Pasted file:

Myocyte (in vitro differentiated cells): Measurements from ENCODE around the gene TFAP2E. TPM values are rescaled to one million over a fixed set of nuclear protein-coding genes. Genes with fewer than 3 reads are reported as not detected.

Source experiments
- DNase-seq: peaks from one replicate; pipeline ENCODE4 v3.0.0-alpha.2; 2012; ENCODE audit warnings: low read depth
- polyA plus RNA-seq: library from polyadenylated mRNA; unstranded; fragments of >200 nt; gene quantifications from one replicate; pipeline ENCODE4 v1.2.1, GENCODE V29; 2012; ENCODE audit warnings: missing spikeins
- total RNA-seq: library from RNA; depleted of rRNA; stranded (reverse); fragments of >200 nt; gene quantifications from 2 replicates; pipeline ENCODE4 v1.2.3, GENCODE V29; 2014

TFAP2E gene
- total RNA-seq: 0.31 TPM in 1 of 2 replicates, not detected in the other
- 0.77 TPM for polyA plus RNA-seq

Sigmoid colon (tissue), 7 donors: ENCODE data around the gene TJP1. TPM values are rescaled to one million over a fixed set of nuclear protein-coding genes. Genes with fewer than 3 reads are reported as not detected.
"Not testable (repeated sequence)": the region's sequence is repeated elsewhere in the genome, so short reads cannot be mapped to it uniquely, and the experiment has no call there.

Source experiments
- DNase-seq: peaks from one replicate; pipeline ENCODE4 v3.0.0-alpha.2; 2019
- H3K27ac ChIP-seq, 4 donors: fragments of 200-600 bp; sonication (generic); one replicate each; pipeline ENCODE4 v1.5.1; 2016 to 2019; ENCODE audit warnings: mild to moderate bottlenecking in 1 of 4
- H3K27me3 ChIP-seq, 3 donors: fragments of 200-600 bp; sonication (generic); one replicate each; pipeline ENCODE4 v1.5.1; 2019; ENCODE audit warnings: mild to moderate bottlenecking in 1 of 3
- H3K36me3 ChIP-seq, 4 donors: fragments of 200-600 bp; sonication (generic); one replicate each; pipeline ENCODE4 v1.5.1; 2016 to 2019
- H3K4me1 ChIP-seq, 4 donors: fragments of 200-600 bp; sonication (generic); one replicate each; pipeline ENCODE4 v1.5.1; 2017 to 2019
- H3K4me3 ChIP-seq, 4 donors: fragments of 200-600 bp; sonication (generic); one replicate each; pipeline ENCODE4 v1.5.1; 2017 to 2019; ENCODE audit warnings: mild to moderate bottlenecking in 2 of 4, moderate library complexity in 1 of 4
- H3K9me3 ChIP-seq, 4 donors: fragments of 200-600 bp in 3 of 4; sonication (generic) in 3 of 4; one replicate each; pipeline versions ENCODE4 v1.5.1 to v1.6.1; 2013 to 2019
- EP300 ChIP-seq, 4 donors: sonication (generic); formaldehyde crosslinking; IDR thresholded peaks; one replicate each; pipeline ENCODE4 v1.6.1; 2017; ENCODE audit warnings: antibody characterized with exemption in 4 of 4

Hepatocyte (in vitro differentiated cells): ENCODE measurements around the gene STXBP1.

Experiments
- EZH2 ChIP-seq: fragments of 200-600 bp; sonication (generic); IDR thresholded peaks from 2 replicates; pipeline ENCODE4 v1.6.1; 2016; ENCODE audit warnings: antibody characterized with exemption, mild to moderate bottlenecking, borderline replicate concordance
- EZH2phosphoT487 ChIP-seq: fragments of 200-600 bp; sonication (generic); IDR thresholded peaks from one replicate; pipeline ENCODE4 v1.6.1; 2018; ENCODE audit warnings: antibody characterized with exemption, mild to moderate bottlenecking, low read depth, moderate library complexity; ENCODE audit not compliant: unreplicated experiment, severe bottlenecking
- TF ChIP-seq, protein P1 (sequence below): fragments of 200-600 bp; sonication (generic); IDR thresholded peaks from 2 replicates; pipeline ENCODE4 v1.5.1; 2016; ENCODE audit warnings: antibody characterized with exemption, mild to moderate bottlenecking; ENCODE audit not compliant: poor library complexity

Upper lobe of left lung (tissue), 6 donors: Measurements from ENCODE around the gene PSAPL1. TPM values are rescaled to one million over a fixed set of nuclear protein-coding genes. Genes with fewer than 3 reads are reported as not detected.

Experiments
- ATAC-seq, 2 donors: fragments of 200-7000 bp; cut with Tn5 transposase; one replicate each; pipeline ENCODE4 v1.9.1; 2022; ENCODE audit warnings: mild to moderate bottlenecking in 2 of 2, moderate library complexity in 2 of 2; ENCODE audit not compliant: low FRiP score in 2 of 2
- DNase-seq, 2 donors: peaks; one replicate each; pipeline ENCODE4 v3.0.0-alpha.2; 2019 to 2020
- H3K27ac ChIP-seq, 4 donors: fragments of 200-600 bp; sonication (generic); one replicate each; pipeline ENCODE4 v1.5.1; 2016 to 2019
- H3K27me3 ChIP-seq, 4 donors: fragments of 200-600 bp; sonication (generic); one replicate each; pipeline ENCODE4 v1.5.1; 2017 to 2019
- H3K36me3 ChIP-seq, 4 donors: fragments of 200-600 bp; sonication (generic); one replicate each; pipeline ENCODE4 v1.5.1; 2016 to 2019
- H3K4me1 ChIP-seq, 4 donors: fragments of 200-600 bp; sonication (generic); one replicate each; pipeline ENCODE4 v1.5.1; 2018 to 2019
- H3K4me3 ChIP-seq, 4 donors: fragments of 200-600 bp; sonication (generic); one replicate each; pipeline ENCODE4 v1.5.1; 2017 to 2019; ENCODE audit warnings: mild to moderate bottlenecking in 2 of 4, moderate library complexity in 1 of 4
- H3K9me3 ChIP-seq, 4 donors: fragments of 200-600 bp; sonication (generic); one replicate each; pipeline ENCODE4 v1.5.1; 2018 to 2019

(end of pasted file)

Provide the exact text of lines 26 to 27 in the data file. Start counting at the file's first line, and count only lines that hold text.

Experiments
- ATAC-seq, 2 donors: fragments of 200-7000 bp; cut with Tn5 transposase; one replicate each; pipeline ENCODE4 v1.9.1; 2022; ENCODE audit warnings: mild to moderate bottlenecking in 2 of 2, moderate library complexity in 2 of 2; ENCODE audit not compliant: low FRiP score in 2 of 2